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Family of Founding President Visits Iona College

Left to right: Paul Sutera, Freya Feeney, Tom Feeney, Florence Gavin, Blanaid Gavin, Euan Feeney, Br. Robert Novak
Left to right: Paul Sutera, Freya Feeney, Tom Feeney, Florence Gavin, Blanaid Gavin, Euan Feeney, Br. Robert Novak

NEW ROCHELLE, N.Y. - Family members of Br. William Barnabas Cornelia, the College's founding president, recently visited Iona for a tour of the campus their ancestor helped shape.

Florence (née Cornelia) and Blanaid Gavin (Br. Cornelia's grandniece and great-grandniece) along with Blanaid's husband Tom Feeney and their children Euan and Freya (Cornelia's great-great-grandniece and nephew) toured campus with Br. Robert Novak, Ph.D., professor emeritus of physics, and currently a member of Advancement & External Affairs, on July 16.

Brother William Barnabas Cornelia came to Iona in 1940 when the Christian Brothers decided to act on their longstanding wish to establish a men’s college in New York. As the first president, he lined up courses, hired faculty and recruited students. Iona College opened on September 19, 1940, with 83 students. Br. Cornelia (1885-1955), a Dublin native and professor of Romance and Classical Languages, convened the new students and faculty, challenging them to strive to high ideals both in their commitments to secular learning and to virtuous living.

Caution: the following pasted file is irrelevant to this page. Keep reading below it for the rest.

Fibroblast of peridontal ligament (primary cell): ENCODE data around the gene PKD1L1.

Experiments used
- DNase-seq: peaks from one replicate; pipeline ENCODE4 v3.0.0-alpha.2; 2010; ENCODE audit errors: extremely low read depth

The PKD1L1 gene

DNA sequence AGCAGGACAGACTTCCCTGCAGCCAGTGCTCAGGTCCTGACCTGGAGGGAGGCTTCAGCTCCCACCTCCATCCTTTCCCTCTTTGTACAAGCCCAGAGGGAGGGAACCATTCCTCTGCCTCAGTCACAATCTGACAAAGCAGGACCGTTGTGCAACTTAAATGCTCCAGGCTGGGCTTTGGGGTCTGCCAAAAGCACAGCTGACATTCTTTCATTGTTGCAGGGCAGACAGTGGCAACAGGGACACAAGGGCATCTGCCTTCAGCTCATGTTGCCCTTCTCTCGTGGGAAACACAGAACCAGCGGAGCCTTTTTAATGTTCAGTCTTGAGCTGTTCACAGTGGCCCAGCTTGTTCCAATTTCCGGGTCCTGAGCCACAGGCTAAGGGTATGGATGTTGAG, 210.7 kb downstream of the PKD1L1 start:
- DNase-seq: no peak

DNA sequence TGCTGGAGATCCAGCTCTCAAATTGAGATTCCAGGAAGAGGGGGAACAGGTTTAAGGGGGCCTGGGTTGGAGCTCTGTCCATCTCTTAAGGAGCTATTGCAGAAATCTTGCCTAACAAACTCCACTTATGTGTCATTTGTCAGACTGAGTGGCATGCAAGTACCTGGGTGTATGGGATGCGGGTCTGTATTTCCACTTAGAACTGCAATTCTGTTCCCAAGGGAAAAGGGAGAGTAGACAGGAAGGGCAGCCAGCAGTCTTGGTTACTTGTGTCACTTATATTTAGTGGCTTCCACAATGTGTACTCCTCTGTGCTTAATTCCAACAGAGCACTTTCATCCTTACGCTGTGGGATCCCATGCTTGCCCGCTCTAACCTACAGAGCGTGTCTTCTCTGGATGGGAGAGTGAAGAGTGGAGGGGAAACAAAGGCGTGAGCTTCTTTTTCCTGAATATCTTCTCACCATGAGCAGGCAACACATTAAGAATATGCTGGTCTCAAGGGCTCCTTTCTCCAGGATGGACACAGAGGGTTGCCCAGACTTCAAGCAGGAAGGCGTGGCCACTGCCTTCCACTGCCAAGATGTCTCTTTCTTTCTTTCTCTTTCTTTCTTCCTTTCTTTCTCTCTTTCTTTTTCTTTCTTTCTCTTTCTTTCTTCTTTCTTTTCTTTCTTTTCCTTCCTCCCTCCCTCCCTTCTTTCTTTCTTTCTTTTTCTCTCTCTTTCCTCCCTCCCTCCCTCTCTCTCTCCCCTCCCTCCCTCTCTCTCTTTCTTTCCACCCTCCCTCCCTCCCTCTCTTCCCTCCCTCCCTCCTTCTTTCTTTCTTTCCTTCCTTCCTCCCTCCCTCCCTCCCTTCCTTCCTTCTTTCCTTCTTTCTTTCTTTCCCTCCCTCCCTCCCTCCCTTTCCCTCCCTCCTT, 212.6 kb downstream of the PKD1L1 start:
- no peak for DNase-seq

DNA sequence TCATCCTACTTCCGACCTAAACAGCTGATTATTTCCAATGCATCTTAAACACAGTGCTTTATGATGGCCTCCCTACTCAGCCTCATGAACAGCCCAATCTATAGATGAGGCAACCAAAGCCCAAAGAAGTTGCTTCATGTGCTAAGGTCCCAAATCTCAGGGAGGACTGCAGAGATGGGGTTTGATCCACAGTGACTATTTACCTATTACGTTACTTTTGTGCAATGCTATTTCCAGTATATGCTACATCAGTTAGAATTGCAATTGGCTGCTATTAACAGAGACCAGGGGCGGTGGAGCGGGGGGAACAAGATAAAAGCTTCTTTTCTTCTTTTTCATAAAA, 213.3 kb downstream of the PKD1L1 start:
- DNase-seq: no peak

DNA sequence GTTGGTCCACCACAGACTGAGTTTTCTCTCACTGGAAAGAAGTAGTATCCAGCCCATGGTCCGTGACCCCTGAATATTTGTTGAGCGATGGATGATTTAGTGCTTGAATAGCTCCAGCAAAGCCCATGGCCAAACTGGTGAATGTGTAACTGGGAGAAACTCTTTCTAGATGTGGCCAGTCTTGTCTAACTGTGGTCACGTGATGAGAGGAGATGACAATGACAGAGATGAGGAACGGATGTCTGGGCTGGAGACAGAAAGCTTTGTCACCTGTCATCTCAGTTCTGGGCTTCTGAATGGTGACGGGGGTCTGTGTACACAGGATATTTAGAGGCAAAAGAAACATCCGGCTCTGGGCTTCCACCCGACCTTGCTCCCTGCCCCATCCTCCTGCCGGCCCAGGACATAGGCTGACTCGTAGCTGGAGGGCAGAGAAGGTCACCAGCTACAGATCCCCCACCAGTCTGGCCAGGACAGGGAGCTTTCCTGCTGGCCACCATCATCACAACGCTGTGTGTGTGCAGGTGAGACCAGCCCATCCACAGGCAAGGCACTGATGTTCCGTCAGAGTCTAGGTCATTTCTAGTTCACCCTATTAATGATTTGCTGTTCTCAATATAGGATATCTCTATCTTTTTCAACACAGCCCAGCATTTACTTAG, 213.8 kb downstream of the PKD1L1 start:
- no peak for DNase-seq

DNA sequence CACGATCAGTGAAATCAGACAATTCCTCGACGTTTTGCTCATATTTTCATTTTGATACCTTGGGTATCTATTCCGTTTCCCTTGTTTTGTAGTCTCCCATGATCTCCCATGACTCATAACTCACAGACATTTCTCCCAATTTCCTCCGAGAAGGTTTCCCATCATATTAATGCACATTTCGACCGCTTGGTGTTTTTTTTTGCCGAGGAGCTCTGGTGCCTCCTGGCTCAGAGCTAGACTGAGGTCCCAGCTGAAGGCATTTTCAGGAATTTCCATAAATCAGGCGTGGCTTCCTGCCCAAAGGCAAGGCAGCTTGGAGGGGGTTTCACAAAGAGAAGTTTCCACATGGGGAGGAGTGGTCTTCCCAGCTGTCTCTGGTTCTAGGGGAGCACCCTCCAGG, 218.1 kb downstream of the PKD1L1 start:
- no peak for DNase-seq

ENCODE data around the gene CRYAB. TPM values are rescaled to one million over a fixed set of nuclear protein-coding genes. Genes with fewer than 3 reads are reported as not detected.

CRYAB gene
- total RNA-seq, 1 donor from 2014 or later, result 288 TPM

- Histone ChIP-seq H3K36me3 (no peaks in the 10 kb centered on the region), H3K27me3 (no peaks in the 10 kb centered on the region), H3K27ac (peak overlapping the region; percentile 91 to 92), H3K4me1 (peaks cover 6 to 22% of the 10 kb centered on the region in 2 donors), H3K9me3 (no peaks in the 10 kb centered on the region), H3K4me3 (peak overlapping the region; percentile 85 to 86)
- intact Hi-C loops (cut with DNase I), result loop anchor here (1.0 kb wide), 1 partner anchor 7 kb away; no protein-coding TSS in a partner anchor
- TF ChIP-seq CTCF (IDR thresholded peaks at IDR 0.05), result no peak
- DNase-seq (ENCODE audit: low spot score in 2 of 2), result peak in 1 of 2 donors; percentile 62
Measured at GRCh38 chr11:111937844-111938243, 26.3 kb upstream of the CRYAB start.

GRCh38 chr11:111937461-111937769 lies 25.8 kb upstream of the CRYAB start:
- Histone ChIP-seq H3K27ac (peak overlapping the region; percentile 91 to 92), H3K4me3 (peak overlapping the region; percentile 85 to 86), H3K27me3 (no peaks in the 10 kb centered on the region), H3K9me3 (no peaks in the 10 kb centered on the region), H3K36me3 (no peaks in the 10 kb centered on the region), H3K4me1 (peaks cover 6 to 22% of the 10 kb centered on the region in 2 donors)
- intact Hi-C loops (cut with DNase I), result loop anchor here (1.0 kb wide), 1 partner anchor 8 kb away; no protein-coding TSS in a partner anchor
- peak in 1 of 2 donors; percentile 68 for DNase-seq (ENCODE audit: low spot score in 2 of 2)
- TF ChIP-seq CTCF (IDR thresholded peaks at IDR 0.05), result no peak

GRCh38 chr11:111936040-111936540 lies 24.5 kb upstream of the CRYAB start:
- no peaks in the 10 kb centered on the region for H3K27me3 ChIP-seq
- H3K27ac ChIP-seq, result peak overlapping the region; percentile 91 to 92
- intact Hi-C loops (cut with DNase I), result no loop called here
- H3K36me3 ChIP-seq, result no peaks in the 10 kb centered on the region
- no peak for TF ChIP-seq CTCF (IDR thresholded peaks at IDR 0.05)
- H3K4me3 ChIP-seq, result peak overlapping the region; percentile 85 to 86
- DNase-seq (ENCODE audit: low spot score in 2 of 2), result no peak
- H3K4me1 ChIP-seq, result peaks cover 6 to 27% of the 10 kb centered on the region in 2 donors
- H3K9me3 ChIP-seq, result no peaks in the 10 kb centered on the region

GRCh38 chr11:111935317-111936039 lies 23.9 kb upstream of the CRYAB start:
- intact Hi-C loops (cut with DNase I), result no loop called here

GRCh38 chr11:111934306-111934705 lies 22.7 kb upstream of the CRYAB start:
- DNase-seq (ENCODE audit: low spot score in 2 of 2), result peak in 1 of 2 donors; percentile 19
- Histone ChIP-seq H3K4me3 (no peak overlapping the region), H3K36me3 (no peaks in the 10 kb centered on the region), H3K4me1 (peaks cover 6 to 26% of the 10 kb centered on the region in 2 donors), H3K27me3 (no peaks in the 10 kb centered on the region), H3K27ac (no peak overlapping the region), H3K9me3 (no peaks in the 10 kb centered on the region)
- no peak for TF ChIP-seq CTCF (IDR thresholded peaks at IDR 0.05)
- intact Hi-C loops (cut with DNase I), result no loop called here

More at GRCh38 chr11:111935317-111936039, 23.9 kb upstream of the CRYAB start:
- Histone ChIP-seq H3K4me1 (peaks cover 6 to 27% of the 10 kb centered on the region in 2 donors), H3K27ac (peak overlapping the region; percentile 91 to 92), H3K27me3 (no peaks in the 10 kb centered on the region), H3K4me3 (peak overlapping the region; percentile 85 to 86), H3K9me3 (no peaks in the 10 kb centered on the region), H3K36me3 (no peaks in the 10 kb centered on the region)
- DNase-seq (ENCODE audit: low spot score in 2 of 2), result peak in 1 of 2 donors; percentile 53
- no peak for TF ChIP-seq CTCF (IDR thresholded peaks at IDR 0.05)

A man of many talents, Br. Cornelia held a master's degree in chemistry from the National University in Ireland and a doctorate in Romance languages from Columbia University. At St. Mary's College, Nova Scotia, he started an engineering department and later became president. Besides his diverse academic interests and his love of sports, Br. Cornelia was known for his student-centered approach to education.

Former student, Christopher Grant, once queried, "What did he possess that others lacked? He was gifted but so were others. He was thorough but so were others. He was fair and just but others were also. To me the answer seems to be that he cared. He cared, and he cared tremendously about us and our problems. And, because he cared, we went to him. He did not seek us out; we went to him because we always had the feeling that he understood and that he cared."

Brother Cornelia’s family, visiting from Ireland, toured the grounds and buildings of Iona, including Cornelia Hall, which was named for Iona's first president. Built in 1940 as a science building for Iona Prep, it was seized in a friendly take-over by the brand-new College – making it the first Iona College building.

Br. Cornelia retired as president of Iona College in 1946, and in 1947, he returned to teach. He died in 1955. In later years, the College created the Brother William B. Cornelia Founders Award for Outstanding Service to Iona in his honor.

Before visiting the Iona campus, Br. Cornelia’s relatives visited his grave at the Christian Brothers Cemetery in West Park, N.Y.

Florence Gavin and her family found the visit gratifying. They had heard so much about their uncle and the important work he did at Iona, and they were pleased to see how much the campus had grown, how successful the College had become, and how significantly Iona impacts the lives of its students.